There is a long tradition of philosophers occupying the political role of rationalizing the actions and existence of destructive institutions. This usually happens under the surface of ‘nuance’, ‘rigor’, or other nebulous scholarly virtues. We the audience get the sense that if such a careful and credentialed thinker thinks something is ok, it cannot be all bad. Usually, to lubricate the moderating effect, some benign critiques of the institution are thrown in, but only ones that the institution already took the initiative of admitting. In the end, ‘radical’ gets conflated with ‘unnuanced’, ‘rational’ with ‘moderate’.
In the piece Liao does some translation public philosophy. Among academics there is a distinction between duties to oneself and duties to others. If Facebook causes you harm, you might have a duty to yourself to delete your account. When we try (and probably fail) to grasp the extent of the damage that the company has caused all over the world, the question becomes whether we have a duty to others to delete. Liao’s best point is in showing that even if you only share cat videos, you are not free from concerns about right wing propaganda and hate speech on the site. Facebook is still collecting your data in order to sell ads.
By starting the article with an academic distinction and then moving methodically through numbered points, we get the message that we are reading a nuanced treatment of a real problem. The distinction will help us draw the right conclusions.
What conclusions does Liao provide for us?
“So do we have an obligation to leave Facebook for others’ sake? The answer is a resounding yes for those who are intentionally spreading hate speech and fake news on Facebook.”
Some truly groundbreaking moral philosophy for you! Unfortunately, the conclusion doesn’t actually follow. Do those people really need to leave? Couldn’t they just switch to cat video content? Liao hasn’t ruled out that possibility.
Quibbling aside, notice the sudden appearance of intentions. ‘Intention’ is an important moral concept that had not yet been mentioned in the article. When you study logic you learn that if a conclusion has content that doesn’t appear in any of the premises, something is wrong.
My concern goes beyond the logical errors. The key is in recognizing that, after we’ve been drawn in by the distinctions, a clear outline, and helpful metaphors, all of the nuance stops.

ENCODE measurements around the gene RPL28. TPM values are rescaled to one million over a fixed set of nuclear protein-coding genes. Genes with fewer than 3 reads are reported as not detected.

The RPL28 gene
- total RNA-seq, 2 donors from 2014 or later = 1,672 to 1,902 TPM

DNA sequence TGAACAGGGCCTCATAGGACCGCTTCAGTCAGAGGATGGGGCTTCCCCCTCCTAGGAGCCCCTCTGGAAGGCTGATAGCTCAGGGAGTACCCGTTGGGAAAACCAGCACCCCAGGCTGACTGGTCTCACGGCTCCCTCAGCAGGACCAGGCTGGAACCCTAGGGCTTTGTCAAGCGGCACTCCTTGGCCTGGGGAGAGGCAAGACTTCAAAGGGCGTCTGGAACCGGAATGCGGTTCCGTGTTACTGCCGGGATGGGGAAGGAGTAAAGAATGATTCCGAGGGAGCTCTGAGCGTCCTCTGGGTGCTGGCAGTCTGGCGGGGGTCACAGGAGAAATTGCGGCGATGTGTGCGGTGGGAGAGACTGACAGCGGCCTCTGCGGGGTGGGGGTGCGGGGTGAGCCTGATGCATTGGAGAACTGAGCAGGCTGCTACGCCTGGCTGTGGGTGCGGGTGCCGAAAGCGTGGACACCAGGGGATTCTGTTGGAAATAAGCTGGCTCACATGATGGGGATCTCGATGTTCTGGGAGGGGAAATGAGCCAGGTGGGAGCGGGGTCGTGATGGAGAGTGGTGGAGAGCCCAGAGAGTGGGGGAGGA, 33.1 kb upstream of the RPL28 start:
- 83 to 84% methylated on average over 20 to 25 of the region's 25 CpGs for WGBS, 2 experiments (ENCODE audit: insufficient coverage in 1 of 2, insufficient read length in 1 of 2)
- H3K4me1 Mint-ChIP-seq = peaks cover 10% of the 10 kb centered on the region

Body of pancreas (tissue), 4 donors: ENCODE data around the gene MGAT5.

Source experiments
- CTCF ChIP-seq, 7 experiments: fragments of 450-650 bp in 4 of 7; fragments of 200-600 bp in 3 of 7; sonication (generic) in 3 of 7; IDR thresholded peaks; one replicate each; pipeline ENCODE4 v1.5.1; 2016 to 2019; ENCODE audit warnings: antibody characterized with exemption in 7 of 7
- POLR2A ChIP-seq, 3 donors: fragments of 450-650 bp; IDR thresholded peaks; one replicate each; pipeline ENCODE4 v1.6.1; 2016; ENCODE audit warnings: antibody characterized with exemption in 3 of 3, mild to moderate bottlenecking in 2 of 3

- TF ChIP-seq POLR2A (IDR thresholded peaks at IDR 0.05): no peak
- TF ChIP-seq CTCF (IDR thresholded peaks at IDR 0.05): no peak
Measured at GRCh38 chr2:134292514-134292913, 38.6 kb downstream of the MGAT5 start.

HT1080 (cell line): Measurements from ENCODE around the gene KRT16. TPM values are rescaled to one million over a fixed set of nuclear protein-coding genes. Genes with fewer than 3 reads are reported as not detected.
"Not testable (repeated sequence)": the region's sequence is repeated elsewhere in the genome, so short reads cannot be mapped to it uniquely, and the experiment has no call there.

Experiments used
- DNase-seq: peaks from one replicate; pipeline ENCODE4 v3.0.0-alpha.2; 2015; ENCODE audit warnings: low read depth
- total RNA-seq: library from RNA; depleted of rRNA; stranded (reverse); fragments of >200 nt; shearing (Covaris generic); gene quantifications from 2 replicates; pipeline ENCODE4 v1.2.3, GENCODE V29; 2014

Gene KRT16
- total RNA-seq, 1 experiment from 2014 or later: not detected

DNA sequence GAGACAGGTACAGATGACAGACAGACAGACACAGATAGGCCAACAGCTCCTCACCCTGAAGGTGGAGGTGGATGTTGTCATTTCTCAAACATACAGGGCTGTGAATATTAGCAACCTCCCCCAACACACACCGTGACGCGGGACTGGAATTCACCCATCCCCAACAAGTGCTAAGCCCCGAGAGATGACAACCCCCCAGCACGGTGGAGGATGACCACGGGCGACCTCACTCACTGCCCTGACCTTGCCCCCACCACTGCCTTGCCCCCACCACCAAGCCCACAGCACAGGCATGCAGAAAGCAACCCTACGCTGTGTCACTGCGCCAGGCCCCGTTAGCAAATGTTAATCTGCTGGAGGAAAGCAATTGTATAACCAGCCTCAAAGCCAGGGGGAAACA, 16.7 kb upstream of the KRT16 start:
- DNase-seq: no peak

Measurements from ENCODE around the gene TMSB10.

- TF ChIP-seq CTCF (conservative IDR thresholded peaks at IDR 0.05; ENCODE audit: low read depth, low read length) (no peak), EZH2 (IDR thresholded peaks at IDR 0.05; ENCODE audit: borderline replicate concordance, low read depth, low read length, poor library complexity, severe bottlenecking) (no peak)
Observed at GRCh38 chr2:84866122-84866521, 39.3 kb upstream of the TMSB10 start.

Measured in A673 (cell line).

We saw the trivial conclusion about hate speech and fake news—after which I’m sure the people guilty of posting such content stopped reading and promptly deleted their accounts. Liao then has a conclusion dedicated to the rest of us:
“For me at least, Facebook would have crossed a moral red line if it had, for example, intentionally sold the data of its users to Cambridge Analytica with the full knowledge that company would use the data subversively to influence a democratic election. Likewise, Facebook would have crossed a red line if it had intentionally assisted in the dissemination of hate speech in Myanmar. But the evidence indicates that Facebook did not intend for those things to occur on its platform.”
Here is where the sudden appearance of intentions matters. What does it mean to say that Facebook has intentions? An answer would probably require us to reformulate the question. Should we be talking about Zuckerberg or Sandberg? The board? We don’t know what Facebook is.
And wait. Even if we can determine Facebook’s intention, is that what should matter most in determining duties? These are issues that call for nuance.
Deciphering the intentions of corporations is notoriously difficult, legally and philosophically. And corporations know it. As long as our moral discussion is premised on knowing the corporation’s intentions as a whole, the corporation and its leaders are safe. They can hide in the vagaries of corporate decision making, the assumption that it is politically acceptable for businesses to make piles of money with only the thinnest of moral constraints, and, in the case of Facebook, the fact that the site is only a “neutral platform” for the voices of users—an idea that should be laughable at this point. Given the complexities surrounding intentions, Liao is making a corporation-friendly case.
He then offers a conclusion that is as hollow as it is common: Facebook should be “much more proactive in fixing such problems.” Well, yes. But what would that look like? When we think about it we see that it is an issue that calls for nuance. And Facebook knows it. That is why Zuckerberg can copy/paste his apologies for each new failure and (re)commit to being “much more proactive.” It lulls the public into complacency by appropriating moral language. In effect, it makes moderate moral critiques of Facebook, like Liao’s, indistinguishable from Facebook PR strategy.
It is laudable to publish moral critiques of Facebook. I have done so numerous times. It is probably less laudable to focus instead on the moral duties of Facebook users, but there may be a place for it. In either case, when you do it using a moral framework that Facebook can so easily use to its benefit, you undermine the project. Your philosophy becomes a tool for destructive institutions.
Was that your intention? If the destruction comes, and you, philosopher or social media entrepreneur, had a hand in it, will your intention be what matters? You still failed in your duty to us. This is why it is better to ask whether Facebook has a duty to delete itself.
Liao’s ultimate conclusion is that people like him don’t currently have an obligation to leave the site. He tells us to watch the red line. But since crossing the red line requires us to know Facebook’s intentions, we are left with a piece that exemplifies a pervasive flaw in philosophy: “clarity” and “rigor” about the trivial and obvious, handwaving and silence on what actually matters.